Here, we’ve all wondered – for years – why journalists are so willing to toss their credibility in the waste bin and go “all in” for this guy Obama. It doesn’t take a particularly bright individual to note how totally nonresponsive they are to stories that, had the perpertrator been on the right or, God forbid, George Bush, how differently they would have responded. To say they’ve sold their collective “journalistic ethical” souls is, frankly, a huge understatement. They are, or have become, a propaganda arm of this administration (well, all except the hated FOX, which keeps pointing out the emperor has no clothes).
Nick Gillespie at Reason explores all of this in his recent article. A snippet:
It’s sad, though never unexpected, when leaders such as Obama flip flop like a fish on the sand once they ascend power. Cromwell did it, the French revolutionaries did it, Castro did it, the Sandanistas did it, and on and on. It’s one of the oldest plots in history and infinitely adaptable to new conditions. How else to explain, as Jacob Sullumn notes, that candidate Obama rejected the Bush adminstration’s position that it could detain U.S. citizens as enemy combatants without pressing charges while President Obama claims the right to kill U.S. citizens without laying charges? The guy may not be able to pass a budget but christ, give him credit for ingenuity and brass balls.
But Obama is a politician – what do you expect? Politicians are not just the bottom of the barrel – they’re what’s under the bottom of the barrel, right?
So what then explains the contortions that journalists fold themselves into like so many carnival sideshow rubber-men in defending their hero? Mike Riggs points to comments by rising liberal MSNBC pundit Toure that suggest just how far explicitly pro-Obama liberals are willing to go in excusing the president’s declaring himself and his crew judge, jury, and executioner. As Riggs explains, it seems pretty clear that Toure isn’t up to speed on specifics, especially when it comes to the killing of Anwar al-Awlaki’s 16-year-old son:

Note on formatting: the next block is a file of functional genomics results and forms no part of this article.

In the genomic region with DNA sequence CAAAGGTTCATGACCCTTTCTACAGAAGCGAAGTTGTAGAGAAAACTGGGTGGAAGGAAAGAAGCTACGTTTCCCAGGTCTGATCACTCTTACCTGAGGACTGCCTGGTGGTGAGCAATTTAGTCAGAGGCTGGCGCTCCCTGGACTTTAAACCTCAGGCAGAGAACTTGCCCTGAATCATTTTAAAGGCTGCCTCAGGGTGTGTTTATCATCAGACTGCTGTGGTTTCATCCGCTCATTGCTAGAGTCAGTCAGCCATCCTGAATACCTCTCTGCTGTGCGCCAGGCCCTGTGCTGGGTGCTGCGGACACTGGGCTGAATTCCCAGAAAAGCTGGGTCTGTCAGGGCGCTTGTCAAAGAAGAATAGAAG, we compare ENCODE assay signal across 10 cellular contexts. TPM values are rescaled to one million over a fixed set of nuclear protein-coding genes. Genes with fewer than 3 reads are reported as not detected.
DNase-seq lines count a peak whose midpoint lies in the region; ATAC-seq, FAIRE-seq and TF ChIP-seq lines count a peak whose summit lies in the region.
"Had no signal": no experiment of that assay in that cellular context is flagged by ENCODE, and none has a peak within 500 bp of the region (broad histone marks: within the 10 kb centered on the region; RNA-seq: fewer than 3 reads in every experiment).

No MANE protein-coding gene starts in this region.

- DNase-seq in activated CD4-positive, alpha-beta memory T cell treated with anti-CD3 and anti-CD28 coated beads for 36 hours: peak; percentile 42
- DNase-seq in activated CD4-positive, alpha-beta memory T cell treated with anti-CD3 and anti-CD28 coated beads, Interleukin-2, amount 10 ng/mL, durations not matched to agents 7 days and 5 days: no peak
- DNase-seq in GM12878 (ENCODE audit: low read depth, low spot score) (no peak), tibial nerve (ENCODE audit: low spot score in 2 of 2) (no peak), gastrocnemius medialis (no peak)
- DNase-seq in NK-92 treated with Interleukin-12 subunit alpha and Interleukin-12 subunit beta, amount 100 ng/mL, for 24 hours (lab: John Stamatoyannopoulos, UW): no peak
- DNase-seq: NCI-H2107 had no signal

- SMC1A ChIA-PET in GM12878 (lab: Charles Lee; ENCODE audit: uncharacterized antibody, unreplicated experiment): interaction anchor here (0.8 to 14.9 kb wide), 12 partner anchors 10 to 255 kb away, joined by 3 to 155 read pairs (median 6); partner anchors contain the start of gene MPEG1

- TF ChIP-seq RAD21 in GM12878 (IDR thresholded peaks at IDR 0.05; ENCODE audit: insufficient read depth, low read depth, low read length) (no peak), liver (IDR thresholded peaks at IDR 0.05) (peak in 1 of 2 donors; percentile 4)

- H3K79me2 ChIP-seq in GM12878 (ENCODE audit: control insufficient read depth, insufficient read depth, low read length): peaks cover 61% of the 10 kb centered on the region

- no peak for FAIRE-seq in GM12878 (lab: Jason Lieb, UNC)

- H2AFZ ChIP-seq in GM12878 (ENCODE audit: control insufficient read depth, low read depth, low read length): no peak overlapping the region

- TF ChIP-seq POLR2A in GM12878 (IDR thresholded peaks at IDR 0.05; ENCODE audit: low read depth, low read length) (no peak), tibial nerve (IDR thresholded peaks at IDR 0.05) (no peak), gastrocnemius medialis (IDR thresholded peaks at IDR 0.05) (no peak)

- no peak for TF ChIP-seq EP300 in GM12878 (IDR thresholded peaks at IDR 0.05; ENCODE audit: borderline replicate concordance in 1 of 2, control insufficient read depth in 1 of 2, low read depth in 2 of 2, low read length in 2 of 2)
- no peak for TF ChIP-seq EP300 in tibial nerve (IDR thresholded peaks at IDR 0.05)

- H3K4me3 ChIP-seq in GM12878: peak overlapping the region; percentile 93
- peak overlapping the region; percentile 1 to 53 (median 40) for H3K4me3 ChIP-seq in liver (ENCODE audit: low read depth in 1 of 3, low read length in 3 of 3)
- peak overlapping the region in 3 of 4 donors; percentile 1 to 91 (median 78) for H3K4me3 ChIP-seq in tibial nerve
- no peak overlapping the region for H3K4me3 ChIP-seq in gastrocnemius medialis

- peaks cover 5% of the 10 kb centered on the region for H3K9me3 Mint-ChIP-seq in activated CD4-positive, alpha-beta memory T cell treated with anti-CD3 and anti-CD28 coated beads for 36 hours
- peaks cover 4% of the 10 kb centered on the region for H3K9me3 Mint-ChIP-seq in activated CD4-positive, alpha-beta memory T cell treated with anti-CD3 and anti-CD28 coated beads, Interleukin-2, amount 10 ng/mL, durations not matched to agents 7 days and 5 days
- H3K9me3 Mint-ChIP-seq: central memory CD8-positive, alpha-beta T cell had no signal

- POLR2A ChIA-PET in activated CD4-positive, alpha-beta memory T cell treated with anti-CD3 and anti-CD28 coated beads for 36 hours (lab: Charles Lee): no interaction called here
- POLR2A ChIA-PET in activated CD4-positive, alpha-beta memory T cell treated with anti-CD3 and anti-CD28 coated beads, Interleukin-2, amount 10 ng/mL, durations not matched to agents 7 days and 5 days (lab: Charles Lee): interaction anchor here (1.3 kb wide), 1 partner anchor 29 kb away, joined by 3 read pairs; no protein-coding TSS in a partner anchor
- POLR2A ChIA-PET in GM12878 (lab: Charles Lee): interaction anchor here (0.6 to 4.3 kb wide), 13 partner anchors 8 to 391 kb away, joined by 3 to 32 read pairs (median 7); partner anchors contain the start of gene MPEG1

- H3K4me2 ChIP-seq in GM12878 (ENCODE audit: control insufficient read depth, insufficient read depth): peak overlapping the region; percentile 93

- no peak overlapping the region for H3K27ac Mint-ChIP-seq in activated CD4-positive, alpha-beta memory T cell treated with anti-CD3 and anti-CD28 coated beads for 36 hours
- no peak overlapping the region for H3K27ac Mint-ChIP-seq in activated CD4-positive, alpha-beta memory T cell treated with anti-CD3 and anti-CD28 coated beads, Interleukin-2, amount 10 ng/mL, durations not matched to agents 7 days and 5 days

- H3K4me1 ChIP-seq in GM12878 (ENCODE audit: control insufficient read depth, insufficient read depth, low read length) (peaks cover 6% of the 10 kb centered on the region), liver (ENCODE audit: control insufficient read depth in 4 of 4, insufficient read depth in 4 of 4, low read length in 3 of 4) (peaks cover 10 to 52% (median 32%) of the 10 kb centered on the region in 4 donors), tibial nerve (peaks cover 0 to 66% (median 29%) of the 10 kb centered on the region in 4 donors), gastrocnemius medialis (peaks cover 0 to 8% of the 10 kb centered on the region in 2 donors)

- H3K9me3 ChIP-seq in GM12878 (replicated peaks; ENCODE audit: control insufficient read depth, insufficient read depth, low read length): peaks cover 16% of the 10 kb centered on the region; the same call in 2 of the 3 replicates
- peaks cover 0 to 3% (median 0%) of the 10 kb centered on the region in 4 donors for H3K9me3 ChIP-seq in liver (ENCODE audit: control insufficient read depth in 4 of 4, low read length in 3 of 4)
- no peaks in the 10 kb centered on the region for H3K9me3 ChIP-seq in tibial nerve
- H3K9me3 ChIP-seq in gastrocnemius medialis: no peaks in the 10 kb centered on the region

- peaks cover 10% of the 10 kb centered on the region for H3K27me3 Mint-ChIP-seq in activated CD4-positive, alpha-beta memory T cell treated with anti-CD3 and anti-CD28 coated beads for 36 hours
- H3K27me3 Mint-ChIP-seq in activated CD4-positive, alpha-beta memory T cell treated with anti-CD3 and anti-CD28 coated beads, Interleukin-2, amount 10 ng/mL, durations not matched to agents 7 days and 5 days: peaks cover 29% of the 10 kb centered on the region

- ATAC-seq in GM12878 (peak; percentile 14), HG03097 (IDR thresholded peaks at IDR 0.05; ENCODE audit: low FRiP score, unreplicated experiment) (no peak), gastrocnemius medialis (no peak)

When his co-hosts continue to press him on the consequences of a small group of individuals determing who deserves to die without a shred of oversight, Touré dismisses them by saying, “Al Qaeda attacked this nation. We are attacking al Qaeda back.” On Twitter Touré simply said, “He’s the Commander in Chief.”
Al Qaeda is the new Communism, dig?
Or something. Yesterday we had Chris Rock claim that we should all obey Obama because, he’s “our boss”. Un, no Chris, he’s not our boss.
He’s our freakin’ employee. He works for us. He was hired by the people (much to my chagrin) and he has to follow the law just like everyone else. He’s not the “boss” or our “Dad”.
But Rock’s BS points to the difference between the left (and their apparent desire for strong authoritarianism) and the right who still, at least in small pockets, see government as a dangerous but necessary evil to be controlled by the people. It also shows why to them, politics isn’t just a system, but it is a cult, a religion, their way of transforming a nation and the world in an image they imagine will be better.
Yet history shows us that no matter how wonderful the fantasy that drives groups like this to collectively use force to social engineer a population toward their utopia, it never, ever ends well.
And now we have journalists engaged in precisely the work that propaganda arms of totalitarian governments have always done. If once, their job was to question government, keep it accountable and investigate anything that smelled at all fishy, they’ve abdicated that in favor of selective blindness, cheerleading, advocacy and pure unadulterated fantasy.
It is the usual path a nation takes towards it’s demise.
And we’re well down that path, folks.
David Cay Johnson seems to think today’s journalism has a huge problem. And he confirms the “if it bleeds it leads” tendency of the media. This anecdote illustrates the point:
To understand how badly we’re doing the most basic work of journalism in covering the law enforcement beat, try sitting in a barbershop. When I was getting my last haircut, the noon news on the television—positioned to be impossible to avoid watching—began with a grisly murder. The well-educated man in the chair next to me started ranting about how crime is out of control.
But it isn’t. I told Frank, a regular, that crime isn’t running wild and chance of being burglarized today is less than one quarter what it was in 1980.
The shop turned so quiet you could have heard a hair fall to the floor had the scissors not stopped. The barbers and clients listened intently as I next told them about how the number of murders in America peaked back in the early 1990’s at a bit south of 25,000 and fell to fewer than 16,000 in 2009. When we take population growth into account, this means your chance of being murdered has almost been cut in half.
“So why is there so much crime on the news every day?” Diane, who was cutting Frank’s hair, asked.
“Because it’s cheap,” I replied. “And with crime news you only have to get the cops’ side of the story. There is no ethical duty to ask the arrested for their side of the story.”